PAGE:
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分类: Oracle

2012-10-30 17:12:06


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  1. Consider a transaction that updates a million
  2. row table. This obviously visits a large number of database blocks to make the change to
  3. the data. When the user commits the transaction Oracle does NOT go back and revisit these
  4. blocks to make the change permanent. It is left for the next transaction that visits any
  5. block affected by the update to 'tidy up' the block (hence the term 'delayed block
  6. cleanout').

  7. Whenever Oracle changes a database block (index, table, cluster) it stores a pointer in
  8. the header of the data block which identifies the rollback segment used to hold the
  9. rollback information for the changes made by the transaction. (This is required if the
  10. user later elects to not commit the changes and wishes to 'undo' the changes made.)

  11. Upon commit, the database simply marks the relevant rollback segment header entry as
  12. committed. Now, when one of the changed blocks is revisited Oracle examines the header of
  13. the data block which indicates that it has been changed at some point. The database needs
  14. to confirm whether the change has been committed or whether it is currently uncommitted.
  15. To do this, Oracle determines the rollback segment used for the previous transaction
  16. (from the block's header) and then determines whether the rollback header indicates
  17. whether it has been committed or not.

  18. If it is found that the block is committed then the header of the data block is updated
  19. so that subsequent accesses to the block do not incur this processing.

  20. This behaviour is illustrated in a very simplified way below. Here we walk through the
  21. stages involved in updating a data block.

  22. STAGE 1 - No changes made

  23. Description: This is the starting point. At the top of the
  24. data block we have an area used to link active
  25. transactions to a rollback
  26. segment (the 'tx' part), and the rollback segment
  27. header has a table that stores information upon
  28. all the latest transactions
  29. that have used that rollback segment.

  30. In our example, we have two active transaction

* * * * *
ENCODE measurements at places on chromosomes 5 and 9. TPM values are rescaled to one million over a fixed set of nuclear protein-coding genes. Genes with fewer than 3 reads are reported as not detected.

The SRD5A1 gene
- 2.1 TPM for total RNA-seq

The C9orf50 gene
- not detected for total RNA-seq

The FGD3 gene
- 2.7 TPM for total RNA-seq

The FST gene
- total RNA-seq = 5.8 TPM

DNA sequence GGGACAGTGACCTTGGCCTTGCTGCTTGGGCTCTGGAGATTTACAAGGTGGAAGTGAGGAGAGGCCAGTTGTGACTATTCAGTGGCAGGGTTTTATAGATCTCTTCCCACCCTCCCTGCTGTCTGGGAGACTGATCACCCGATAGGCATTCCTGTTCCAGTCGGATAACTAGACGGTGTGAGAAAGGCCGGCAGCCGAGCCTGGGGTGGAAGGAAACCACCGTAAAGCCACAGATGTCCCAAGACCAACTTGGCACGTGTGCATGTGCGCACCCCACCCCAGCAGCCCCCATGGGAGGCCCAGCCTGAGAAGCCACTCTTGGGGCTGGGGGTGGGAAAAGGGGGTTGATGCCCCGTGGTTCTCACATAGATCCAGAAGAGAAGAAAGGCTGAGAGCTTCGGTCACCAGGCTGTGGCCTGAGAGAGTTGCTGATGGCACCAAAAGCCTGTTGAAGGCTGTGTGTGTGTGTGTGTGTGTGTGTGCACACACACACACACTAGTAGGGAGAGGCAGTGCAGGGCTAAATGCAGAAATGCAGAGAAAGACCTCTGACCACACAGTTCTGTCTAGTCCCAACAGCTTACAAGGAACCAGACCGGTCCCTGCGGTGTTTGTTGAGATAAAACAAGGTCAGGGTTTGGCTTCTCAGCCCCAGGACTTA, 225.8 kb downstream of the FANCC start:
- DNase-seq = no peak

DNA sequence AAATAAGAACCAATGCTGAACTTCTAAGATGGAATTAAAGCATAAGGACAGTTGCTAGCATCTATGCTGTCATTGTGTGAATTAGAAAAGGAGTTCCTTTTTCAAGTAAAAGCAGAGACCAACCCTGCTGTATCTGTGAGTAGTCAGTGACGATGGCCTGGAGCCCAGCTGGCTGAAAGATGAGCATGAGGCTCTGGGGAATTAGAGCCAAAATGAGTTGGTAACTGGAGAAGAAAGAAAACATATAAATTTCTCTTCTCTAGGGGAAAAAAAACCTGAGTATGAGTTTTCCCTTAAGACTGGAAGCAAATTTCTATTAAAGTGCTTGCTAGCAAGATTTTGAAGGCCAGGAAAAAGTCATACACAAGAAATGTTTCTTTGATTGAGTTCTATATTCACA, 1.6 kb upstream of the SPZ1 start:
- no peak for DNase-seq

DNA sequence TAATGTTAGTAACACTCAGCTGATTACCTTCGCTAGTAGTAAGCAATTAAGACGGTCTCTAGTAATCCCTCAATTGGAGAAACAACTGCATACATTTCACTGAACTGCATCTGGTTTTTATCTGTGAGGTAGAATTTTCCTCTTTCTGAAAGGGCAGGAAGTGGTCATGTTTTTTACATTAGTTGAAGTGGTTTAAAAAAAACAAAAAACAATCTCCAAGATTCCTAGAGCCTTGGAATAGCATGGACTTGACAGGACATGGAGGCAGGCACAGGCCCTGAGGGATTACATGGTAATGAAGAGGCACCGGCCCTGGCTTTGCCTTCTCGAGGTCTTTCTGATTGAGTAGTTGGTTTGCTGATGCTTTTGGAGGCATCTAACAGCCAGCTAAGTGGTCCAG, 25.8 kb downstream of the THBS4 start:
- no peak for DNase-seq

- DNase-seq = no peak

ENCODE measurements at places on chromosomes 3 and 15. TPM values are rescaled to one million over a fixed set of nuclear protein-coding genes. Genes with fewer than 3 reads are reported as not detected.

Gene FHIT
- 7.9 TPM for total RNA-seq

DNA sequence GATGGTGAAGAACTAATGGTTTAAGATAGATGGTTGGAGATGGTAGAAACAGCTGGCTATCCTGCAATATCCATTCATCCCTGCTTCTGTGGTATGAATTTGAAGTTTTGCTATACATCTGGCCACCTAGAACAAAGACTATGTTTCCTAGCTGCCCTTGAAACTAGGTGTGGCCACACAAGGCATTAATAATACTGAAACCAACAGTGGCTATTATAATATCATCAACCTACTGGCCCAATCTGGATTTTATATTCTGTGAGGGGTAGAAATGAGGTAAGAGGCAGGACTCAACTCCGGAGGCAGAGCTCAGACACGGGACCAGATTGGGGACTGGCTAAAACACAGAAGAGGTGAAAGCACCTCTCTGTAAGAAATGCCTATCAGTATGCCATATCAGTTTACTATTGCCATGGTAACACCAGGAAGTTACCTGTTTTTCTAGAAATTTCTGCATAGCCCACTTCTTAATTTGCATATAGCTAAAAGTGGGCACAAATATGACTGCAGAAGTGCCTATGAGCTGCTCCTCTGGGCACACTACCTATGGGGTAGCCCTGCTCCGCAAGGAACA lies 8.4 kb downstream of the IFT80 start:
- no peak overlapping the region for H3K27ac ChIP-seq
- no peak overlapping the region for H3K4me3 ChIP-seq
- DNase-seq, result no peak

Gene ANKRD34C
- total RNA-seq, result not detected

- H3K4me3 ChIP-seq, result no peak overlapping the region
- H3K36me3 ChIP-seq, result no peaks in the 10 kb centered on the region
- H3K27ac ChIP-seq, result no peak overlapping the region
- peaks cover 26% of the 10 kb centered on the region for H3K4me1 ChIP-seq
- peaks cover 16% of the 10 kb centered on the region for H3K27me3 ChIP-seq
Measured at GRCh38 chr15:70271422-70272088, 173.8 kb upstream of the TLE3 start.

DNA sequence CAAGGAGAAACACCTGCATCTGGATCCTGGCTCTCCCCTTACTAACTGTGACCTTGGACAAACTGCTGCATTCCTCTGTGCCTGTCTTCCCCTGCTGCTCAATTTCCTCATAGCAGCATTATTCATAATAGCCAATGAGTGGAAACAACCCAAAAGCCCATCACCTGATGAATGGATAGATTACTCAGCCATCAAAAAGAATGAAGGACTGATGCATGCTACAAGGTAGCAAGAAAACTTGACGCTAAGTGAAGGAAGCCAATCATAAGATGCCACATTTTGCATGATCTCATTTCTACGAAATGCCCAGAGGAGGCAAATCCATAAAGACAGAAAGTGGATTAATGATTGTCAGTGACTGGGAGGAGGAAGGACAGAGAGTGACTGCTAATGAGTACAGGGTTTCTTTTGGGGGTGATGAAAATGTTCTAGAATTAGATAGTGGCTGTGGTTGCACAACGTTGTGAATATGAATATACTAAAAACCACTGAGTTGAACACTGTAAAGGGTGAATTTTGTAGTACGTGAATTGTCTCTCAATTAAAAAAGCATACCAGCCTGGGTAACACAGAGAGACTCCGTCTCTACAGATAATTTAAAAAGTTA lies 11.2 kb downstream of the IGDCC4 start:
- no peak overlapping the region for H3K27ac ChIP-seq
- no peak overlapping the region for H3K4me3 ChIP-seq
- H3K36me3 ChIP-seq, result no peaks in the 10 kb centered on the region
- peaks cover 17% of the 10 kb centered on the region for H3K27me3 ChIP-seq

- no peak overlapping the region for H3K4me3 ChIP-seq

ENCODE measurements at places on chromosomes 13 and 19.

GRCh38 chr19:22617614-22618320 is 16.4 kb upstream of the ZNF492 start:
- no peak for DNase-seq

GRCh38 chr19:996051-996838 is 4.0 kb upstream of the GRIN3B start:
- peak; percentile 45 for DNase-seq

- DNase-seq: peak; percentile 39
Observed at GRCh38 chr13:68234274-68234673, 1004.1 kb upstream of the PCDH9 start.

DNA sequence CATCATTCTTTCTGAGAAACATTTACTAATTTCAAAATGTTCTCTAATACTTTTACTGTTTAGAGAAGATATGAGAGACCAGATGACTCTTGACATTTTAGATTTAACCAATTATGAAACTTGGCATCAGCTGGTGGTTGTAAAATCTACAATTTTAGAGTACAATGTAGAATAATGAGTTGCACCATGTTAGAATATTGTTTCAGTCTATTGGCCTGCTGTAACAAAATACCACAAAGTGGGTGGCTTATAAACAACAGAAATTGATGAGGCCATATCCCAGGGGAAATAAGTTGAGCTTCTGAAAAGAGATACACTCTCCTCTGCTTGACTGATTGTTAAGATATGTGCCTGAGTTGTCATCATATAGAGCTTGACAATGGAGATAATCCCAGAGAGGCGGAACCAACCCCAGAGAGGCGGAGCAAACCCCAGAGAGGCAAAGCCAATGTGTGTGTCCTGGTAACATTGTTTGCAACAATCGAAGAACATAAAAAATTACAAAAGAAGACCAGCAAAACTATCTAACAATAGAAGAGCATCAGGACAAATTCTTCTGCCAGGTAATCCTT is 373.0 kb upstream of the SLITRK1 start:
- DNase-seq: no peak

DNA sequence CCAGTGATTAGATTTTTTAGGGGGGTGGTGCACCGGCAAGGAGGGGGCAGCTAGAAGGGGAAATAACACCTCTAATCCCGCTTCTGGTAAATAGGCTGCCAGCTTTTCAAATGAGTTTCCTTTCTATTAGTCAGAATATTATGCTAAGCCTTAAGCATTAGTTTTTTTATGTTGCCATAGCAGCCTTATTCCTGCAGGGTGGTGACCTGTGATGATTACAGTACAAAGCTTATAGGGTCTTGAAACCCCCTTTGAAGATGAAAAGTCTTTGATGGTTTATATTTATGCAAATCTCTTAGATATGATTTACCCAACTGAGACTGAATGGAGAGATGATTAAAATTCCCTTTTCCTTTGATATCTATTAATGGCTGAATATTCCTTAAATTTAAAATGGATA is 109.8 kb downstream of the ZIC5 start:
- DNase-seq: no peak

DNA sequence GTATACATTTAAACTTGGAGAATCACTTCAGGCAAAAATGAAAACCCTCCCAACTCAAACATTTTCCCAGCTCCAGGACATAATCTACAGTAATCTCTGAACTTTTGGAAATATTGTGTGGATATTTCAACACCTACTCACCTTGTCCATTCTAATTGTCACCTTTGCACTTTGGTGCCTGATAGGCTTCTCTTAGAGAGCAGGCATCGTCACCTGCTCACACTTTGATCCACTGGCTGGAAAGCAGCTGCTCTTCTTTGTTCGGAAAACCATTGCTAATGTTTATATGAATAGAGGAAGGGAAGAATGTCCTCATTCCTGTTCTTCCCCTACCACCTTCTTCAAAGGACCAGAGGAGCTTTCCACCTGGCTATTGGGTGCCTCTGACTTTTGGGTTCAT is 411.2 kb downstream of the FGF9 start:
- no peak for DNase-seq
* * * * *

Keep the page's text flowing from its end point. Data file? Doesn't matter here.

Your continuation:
31. slots (01 and 02)
  32. and the next free slot is slot 03. (Since we are
  33. free to overwrite committed transactions.)

  34. Data Block 500 Rollback Segment Header 5
  35. +----+--------------+ +----------------------+---------+
  36. | tx | None | | transaction entry 01 |ACTIVE |
  37. +----+--------------+ | transaction entry 02 |ACTIVE |
  38. | row 1 | | transaction entry 03 |COMMITTED|
  39. | row 2 | | transaction entry 04 |COMMITTED|
  40. | ... .. | | ... ... .. | ... |
  41. | row n | | transaction entry nn |COMMITTED|
  42. +-------------------+ +--------------------------------+

  43. STAGE 2 - Row 2 is updated

  44. Description: We have now updated row 2 of block 500. Note that
  45. the data block header is updated to point to the
  46. rollback segment 5, transaction
  47. slot 3 (5.3) and that it is marked uncommitted
  48. (Active).

  49. Data Block 500 Rollback Segment Header 5
  50. +----+--------------+ +----------------------+---------+
  51. | tx |5.3uncommitted|-+ | transaction entry 01 |ACTIVE |
  52. +----+--------------+ | | transaction entry 02 |ACTIVE |
  53. | row 1 | +-->| transaction entry 03 |ACTIVE |
  54. | row 2 *changed* | | transaction entry 04 |COMMITTED|
  55. | ... .. | | ... ... .. | ... |
  56. | row n | | transaction entry nn |COMMITTED|
  57. +------------------+ +--------------------------------+

  58. STAGE 3 - The user issues a commit

  59. Description: Next the user hits commit. Note that all that
  60. this does is it
  61. updates the rollback segment header's
  62. corresponding transaction
  63. slot as committed. It does *nothing* to the data
  64. block.

  65. Data Block 500 Rollback Segment Header 5
  66. +----+--------------+ +----------------------+---------+
  67. | tx |5.3uncommitted|--+ | transaction entry 01 |ACTIVE |
  68. +----+--------------+ | | transaction entry 02 |ACTIVE |
  69. | row 1 | +--->| transaction entry 03 |COMMITTED|
  70. | row 2 *changed* | | transaction entry 04 |COMMITTED|
  71. | ... .. | | ... ... .. | ... |
  72. | row n | | transaction entry nn |COMMITTED|
  73. +------------------+ +--------------------------------+

  74. STAGE 4 - Another user selects data block 500

  75. Description: Some time later another user (or the same user)
  76. revisits data block 500. We can see that there
  77. is an uncommitted change in the
  78. data block according to the data block's header.

  79. Oracle then uses the data block header to look up
  80. the corresponding rollback segment transaction
  81. table slot, sees that it has been committed, and
  82. changes data block 500 to reflect the
  83. true state of the datablock. (i.e. it performs
  84. delayed cleanout).

  85. Data Block 500 Rollback Segment Header 5
  86. +----+--------------+ +----------------------+---------+
  87. | tx | None | | transaction entry 01 |ACTIVE |
  88. +----+--------------+ | transaction entry 02 |ACTIVE |
  89. | row 1 | | transaction entry 03 |COMMITTED|
  90. | row 2 | | transaction entry 04 |COMMITTED|
  91. | ... .. | | ... ... .. | ... |
  92. | row n | | transaction entry nn |COMMITTED|
  93. +------------------+ +--------------------------------+



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